Forced Out of SZYM

Based on their financials, I went short SZYM at 2.57 on 12/08/15, intending an investment.

For sure, per the chart, I was very late.…

However, I was selling trashing, and knew I was selling trash. So the investment had a high probability of turning a decent profit, something in the range of Saul’s usual 30% to 40% (whose work I sooooo much admire). However, due to “buy-ins”, I was forced out the position this morning (01/2116) at 1.62, thus, dashing my hopes. Net gain: just 58.6% (or the very meaningless 4,498% annualized.)

Oh, well. Better luck next time, right? especially since this market has further to go down.




As your well aware, charts don’t lie, people do.

A person with common sense would have taken the money off of the table just after Christmas and simply would have taken a break and then explain it to the significant other in black and white why we are losing money. I believe Male Ego’s get in the way.

Common sense is a basic ability to perceive, understand, and judge things, which is shared by (“common to”) nearly all people and can reasonably be expected of nearly all people without any need for debate.”

SLP up 78.7365 percent since 8/27
LINC up 413.3333 percent since 10/1
AAPL - shorted 2,500 shares since 12/9 showing a 17.1672 percent profit. Cashing in at 98.00.

Just a thought,

Quillnpenn -


OK. Now comes the post-mortum that has to be done whenever an investment --long or short-- is closed out. Was the investment handled properly? Specifically, by how much did I have to allow prices to move against me for the investment to work as intended?

If you hate seeing charts, then you hate seeing charts. But a price chart is the proper tool to assess investment-risk, and the following chart is good enough for that purpose.…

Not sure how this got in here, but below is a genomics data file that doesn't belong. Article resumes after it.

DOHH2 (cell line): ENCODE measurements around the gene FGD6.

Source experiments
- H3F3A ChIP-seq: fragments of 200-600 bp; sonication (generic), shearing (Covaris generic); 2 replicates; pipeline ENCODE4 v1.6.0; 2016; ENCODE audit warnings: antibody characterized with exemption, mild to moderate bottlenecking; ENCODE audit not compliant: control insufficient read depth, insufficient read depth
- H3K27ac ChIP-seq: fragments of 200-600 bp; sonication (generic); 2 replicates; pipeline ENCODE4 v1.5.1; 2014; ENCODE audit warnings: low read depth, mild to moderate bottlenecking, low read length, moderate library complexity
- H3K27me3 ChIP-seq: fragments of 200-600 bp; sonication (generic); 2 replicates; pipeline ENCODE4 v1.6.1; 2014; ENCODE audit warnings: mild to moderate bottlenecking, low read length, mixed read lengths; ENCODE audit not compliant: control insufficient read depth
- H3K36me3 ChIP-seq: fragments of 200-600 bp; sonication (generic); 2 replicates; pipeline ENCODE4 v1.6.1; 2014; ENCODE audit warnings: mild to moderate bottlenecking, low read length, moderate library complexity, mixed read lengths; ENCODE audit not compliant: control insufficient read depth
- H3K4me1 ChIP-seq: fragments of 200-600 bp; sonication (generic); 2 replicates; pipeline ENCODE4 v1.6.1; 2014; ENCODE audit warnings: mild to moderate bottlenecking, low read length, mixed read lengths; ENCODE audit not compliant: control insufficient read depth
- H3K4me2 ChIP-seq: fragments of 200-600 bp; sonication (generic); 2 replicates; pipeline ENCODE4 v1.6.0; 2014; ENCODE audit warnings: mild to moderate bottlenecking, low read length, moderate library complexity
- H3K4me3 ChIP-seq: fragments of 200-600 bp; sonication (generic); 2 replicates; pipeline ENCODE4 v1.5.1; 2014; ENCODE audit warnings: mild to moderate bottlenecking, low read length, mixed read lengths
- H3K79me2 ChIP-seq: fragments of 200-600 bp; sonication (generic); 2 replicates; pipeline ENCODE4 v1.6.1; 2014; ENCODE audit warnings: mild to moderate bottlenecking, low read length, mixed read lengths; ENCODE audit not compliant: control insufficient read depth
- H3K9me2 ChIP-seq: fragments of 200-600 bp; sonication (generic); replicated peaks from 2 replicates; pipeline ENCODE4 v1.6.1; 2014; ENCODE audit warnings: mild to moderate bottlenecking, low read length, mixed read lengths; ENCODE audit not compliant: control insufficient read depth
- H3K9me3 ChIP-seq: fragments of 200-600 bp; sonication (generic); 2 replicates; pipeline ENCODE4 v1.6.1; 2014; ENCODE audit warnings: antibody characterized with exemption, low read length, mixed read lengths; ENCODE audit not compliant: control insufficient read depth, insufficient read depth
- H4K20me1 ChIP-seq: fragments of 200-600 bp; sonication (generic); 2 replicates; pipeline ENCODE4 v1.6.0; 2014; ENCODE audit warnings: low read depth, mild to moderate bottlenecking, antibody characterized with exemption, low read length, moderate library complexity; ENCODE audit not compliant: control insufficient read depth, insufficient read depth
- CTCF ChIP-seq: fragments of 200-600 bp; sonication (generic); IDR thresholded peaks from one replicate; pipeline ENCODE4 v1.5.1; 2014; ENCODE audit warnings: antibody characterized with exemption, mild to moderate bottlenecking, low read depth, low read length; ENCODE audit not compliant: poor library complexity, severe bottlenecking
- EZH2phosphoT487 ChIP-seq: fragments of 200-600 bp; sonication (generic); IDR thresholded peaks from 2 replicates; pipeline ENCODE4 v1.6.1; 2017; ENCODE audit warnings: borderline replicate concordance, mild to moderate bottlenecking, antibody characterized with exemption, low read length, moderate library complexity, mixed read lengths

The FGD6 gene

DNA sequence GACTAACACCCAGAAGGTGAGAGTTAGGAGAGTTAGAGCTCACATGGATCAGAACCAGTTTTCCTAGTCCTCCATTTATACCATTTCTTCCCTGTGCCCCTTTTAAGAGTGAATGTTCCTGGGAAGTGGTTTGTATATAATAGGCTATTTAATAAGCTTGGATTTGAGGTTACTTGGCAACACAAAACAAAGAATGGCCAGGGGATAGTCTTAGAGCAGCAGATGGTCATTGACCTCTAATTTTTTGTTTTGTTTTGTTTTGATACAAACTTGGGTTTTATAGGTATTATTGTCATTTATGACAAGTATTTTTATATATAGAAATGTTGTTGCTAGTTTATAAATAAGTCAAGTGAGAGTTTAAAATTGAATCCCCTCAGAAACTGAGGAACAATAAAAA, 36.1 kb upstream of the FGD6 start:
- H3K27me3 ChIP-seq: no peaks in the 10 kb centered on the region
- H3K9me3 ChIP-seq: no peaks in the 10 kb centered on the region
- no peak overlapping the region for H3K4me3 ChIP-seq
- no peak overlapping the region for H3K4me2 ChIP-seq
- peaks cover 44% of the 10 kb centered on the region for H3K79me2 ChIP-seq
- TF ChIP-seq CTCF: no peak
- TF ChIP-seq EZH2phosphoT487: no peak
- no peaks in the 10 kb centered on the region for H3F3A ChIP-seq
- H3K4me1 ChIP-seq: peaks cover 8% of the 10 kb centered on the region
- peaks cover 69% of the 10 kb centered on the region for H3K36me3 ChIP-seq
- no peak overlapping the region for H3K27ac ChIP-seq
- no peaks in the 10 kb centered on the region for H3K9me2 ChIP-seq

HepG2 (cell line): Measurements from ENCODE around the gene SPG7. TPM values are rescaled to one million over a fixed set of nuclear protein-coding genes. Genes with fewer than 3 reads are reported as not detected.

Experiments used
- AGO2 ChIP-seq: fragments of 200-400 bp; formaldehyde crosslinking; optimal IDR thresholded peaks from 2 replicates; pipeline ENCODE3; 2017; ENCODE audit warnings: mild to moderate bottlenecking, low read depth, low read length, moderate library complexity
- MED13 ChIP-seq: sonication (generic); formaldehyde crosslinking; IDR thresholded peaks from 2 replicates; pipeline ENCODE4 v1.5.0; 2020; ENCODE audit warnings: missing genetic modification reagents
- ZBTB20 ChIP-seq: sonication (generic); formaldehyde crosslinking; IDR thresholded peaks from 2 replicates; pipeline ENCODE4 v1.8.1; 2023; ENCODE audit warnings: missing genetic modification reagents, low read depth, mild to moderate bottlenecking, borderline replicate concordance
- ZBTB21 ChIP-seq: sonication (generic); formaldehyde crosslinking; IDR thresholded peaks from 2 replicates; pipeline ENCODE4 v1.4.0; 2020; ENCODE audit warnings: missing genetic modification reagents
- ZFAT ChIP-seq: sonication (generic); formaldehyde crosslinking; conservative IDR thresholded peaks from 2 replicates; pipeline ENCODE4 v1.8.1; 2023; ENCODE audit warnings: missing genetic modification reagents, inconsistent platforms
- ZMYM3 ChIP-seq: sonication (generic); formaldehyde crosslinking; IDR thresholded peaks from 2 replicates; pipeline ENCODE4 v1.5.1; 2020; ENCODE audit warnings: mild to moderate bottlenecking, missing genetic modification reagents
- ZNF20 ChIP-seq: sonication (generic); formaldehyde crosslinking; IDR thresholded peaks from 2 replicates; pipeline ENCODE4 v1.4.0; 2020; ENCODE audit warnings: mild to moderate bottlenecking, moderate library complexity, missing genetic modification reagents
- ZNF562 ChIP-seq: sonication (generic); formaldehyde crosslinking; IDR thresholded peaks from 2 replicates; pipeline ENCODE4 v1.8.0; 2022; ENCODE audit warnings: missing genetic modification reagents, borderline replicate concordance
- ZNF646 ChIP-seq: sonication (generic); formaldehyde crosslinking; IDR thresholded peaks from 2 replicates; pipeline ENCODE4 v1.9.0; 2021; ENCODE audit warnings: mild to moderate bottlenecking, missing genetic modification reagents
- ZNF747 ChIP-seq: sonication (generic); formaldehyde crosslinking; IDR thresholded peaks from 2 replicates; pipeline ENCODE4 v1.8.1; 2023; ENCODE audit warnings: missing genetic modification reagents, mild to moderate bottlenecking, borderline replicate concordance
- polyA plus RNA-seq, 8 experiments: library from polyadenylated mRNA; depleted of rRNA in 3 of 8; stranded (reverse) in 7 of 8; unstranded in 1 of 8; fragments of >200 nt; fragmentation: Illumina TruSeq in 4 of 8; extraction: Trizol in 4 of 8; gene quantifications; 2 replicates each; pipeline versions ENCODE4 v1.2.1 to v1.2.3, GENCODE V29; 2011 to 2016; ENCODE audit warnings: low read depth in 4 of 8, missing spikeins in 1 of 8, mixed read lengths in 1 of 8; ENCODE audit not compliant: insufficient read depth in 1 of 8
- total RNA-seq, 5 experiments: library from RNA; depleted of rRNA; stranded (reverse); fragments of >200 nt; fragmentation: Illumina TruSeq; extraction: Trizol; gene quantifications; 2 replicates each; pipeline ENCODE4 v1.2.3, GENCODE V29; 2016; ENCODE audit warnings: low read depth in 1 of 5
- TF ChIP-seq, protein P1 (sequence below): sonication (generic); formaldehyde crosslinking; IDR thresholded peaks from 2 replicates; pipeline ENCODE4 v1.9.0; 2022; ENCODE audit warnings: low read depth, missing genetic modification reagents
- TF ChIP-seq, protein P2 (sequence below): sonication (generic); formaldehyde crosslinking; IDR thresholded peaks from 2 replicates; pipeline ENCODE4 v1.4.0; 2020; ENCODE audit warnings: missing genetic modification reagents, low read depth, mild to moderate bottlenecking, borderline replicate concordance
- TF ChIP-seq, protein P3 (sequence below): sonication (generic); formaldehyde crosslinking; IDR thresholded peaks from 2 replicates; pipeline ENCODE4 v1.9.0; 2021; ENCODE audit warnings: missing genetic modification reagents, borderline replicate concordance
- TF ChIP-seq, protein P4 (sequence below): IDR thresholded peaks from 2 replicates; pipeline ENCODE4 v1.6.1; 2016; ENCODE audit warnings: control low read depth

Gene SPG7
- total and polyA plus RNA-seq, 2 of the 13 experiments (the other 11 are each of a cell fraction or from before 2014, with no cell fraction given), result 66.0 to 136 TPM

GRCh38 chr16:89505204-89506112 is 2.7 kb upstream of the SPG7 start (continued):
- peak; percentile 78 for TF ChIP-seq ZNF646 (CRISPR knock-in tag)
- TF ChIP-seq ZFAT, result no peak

As I said, I put the position on Dec 8 at 2.57 and got kicked out this morning (Jan 21) at 1.62 due to my broker having to scramble for shares. From the chart, you can see that once I opened, prices moved against me by as much as 16.7%, or a whole lot more than I’d ever tolerate if the position were intended as a trade instead. But I had intended an investment, and I was confident in my fundamentalist work. So I ignored adverse price moves and was vindicated for not panicking out of the position. Right now, prices are 1.73 x 1.72, or higher than where I covered. So I avoided at squeeze (and reduced profits) on exit out of sheer dumb luck, which is a real No-no.

How would I score my performance? A ‘D’ (or ‘Dumb’) for execution. (1) I was late. (2) My exit was involuntary. So, yeah, I made money --this time-- because the market gods forgave me a bunch of mistakes. Hopefully, when I close out my other shorts, both profits and executions will be better.




Congrats on the Apple short, which is a pretty easy stock to trade. I’ve been in and out of it before on either side and turned profits, because its fan base is so rabidly predictable.

Last night, I went through the 256 Morningstar industry groups, looking to see what’s holding up, what’s crashing. “Sin stocks” are doing surprisingly well. So it’s time to put on my green eye shades and do some more fundie work.




Ditto, ran the scanning tool a few minutes ago and found 46 stocks that I have to do fundie research on them as well.

There is a lot of Pharma and Biotech. I would say look into the Health sector group. And one airline stock SAVE (spirit airlines) because of the low low fuel prices. TZA is collapsing on me. In on 1/4/16. Trailing stop loss order at 60.95.

Scan 28 - 8% moves and or 5 dollar plus moves in 5 days

Quillnpenn -


SAVE was a good investment for me twice. But I got unsettled by the abrupt and unexplained departure of the previous (successful) CEO, suggesting some sort of boardroom disagreement. It’s model, Ryanair, has been a fine investment, based on a successful formula of slash costs to the bone and treat the passengers like transportation units. I was not sure that would work in America but it has. Risk lies in the big boys squeezing it out of business when it is a significant threat.


RE: TZA. I’d tighten that stop up by a buck, or roughly just below the mid-point of the channel and under a round number. If it tags that, you’re in trouble, because prices will far further.…

Yeah, the amount of fundie work needing doing these days is horrendous. For investors interested in individual stocks, it’s once again become a target-rich environment where fundamentals --not just implicit back-stopping by the Fed-- will make or break a position. The banksters and their loans to energy companies are a good example.